PAUL’s speech in Athens is a critique of the human attempt to domesticate God by reducing him to “an image formed by the art and imagination of mortals”. The apostle draws on arguments made in the Old Testament, but which would also have been familiar to a philosophically curious audience of Greeks (Beverley Roberts Gaventa, Abingdon New Testament Commentaries: Acts).
Throughout the Old Testament, faithfulness to the true God is contrasted with allegiance to the idols of the nations. Israel’s God is not just a bigger and better version of the gods of its neighbours. Jewish monotheism involves a complete rejection of deities that are formed by the “art and imagination” — and, indeed, the social and economic interests — of human beings.
Paul’s sermon commends the humility of the Athenians in erecting an altar “to an unknown God”. But he goes on to proclaim that God has revealed himself in Christ, and that this revelation demands a response. While he has “overlooked the times of human ignorance”, God now “commands all people everywhere to repent”.
God’s revelation also shows us who we really are. It is in him that we “live and move and have our being”. When, therefore, we are alienated from God, we are alienated from the depths of our own being.
The idols that ensnare us may not be as obvious as those that Paul beholds in Athens. In his Confessions, St Augustine explains how we can make the good things of creation into idols — into objects of devotion that alienate us from God and from our own selves: “You were within me, and I was outside myself: and it was there that I searched for you. In my unloveliness I plunged into the lovely things which you created: you were with me, but I was not with you. Those created things kept me far away from you: yet if they had not been in you, they would have not been at all.”
Our epistle emphasises both the suffering and the glory of our risen and ascended Lord. Jesus Christ is now “at the right hand of God, with angels, authorities, and powers made subject to him”. The “authorities and powers” now subject to Christ include all the created things that we idolise and worship in his place.
It is in moments of crisis that our deepest allegiance is revealed. The question posed by Douglas Harnik is a stark one: “How gripped with fear do we become when those objects of our loyalty, hope, and labour begin to show weakness or threaten to collapse?” (Brazos Theological Commentary on the Bible: 1 and 2 Peter).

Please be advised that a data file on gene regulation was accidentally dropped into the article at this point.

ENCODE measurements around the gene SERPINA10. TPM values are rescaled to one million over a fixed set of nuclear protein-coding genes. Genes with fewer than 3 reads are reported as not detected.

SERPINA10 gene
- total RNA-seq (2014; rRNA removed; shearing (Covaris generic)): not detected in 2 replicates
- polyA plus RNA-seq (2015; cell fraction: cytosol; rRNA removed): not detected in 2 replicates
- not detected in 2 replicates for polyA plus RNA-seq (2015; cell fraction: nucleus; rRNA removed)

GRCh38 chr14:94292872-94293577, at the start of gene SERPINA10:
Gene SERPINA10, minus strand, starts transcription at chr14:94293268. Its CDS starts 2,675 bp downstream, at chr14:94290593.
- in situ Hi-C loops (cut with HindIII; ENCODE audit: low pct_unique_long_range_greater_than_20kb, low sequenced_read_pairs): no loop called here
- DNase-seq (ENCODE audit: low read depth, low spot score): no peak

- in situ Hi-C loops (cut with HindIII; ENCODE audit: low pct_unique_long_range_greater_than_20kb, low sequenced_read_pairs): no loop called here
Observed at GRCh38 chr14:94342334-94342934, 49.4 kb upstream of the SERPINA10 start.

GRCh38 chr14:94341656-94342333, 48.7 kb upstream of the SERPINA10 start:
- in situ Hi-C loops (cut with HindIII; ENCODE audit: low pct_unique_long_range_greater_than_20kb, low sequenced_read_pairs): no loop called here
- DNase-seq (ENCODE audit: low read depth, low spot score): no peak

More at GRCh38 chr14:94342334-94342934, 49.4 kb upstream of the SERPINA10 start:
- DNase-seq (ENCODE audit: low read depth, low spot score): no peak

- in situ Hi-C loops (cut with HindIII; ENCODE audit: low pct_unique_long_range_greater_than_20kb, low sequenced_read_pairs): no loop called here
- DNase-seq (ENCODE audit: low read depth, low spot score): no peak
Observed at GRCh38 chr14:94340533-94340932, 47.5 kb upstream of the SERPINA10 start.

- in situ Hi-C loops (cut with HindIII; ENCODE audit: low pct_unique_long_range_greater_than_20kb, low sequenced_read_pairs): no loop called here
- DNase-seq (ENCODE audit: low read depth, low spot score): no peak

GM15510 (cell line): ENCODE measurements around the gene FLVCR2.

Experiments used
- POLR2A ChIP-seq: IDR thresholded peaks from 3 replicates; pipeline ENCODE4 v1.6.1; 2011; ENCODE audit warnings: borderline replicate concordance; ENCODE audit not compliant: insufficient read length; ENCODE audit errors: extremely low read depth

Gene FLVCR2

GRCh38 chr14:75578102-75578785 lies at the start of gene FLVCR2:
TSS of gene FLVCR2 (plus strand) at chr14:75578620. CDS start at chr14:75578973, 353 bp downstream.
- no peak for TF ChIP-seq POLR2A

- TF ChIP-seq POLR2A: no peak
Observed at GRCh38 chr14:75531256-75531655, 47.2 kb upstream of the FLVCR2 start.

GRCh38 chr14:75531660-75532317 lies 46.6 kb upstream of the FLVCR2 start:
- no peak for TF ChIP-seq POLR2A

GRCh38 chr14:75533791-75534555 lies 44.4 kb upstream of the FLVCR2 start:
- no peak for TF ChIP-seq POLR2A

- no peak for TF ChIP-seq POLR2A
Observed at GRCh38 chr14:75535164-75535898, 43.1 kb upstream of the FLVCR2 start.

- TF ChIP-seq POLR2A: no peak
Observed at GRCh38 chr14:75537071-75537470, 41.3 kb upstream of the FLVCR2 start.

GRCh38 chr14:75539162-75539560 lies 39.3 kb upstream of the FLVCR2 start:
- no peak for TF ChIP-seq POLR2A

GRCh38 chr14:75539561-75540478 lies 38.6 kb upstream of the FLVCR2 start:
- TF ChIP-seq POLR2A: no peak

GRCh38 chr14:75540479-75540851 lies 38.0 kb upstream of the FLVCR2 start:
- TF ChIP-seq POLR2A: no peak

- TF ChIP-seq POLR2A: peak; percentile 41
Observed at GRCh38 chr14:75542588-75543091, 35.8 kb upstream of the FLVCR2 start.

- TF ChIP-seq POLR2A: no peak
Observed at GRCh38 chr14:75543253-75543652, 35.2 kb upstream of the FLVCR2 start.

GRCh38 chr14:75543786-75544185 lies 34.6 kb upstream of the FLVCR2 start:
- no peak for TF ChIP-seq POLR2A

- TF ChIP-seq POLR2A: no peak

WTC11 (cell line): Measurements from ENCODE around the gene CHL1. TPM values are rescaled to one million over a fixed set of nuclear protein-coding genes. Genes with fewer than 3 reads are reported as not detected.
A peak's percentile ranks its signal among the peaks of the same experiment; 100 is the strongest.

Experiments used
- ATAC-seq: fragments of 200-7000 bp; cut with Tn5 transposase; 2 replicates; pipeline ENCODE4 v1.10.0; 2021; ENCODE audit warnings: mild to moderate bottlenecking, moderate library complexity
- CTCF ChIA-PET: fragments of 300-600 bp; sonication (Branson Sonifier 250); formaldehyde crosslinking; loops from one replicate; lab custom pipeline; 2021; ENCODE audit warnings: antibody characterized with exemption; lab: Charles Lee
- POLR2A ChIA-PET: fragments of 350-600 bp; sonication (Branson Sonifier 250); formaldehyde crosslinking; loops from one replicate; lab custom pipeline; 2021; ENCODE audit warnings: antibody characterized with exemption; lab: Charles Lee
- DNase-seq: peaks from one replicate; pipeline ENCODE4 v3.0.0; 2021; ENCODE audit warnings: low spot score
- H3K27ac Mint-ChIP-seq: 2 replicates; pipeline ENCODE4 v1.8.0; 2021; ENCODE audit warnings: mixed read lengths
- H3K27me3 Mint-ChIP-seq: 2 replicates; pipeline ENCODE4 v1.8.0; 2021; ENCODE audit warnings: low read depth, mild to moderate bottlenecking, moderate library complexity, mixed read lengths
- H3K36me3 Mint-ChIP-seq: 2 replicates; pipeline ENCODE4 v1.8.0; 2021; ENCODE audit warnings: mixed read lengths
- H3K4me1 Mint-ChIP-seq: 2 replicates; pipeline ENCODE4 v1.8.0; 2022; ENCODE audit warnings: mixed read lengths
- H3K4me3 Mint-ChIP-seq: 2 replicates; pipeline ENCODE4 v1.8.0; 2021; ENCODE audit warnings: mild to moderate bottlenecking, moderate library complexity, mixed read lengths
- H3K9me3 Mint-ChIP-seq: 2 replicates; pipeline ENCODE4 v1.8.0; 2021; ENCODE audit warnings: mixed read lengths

We can dethrone the false gods who so often command our allegiance only by allowing the Spirit of Christ to abide in us and to shape and transform our lives. As our collect reminds us, just as it is “by his death he has recalled us to life,” so his “continual presence in us” will “raise us to eternal joy”.
The manner of this indwelling is the theme of our Gospel, where he promises that his ascension into glory will not leave the disciples “orphaned”. In the coming of the Spirit, they will experience the presence of both Son and Father, and be caught up in the flow of love and delight within the heart of God.
There is an interplay in this passage of obedience and grace. The disciples are to “keep my commandments”, and yet Jesus reveals that such obedience is the fruit of love. And, as St Thomas Aquinas observes, this is itself the fruit of grace: “No one can love God unless he has the Holy Spirit, because we do not act before we receive God’s grace. Rather, the grace comes first.” But human beings must respond to that grace: “it was necessary” that the apostles “make good use, by their love and obedience, of this first gift of the Holy Spirit in order to receive the Spirit more fully”.
The words of Aquinas present us with the same joyful and challenging invitation as Paul gave the Athenians. In Jesus, the “unknown God” has revealed himself, and has poured out his grace upon us. He now summons us to live in that light and truth — dethroning the idols that alienate us from him and from the depths of our own being.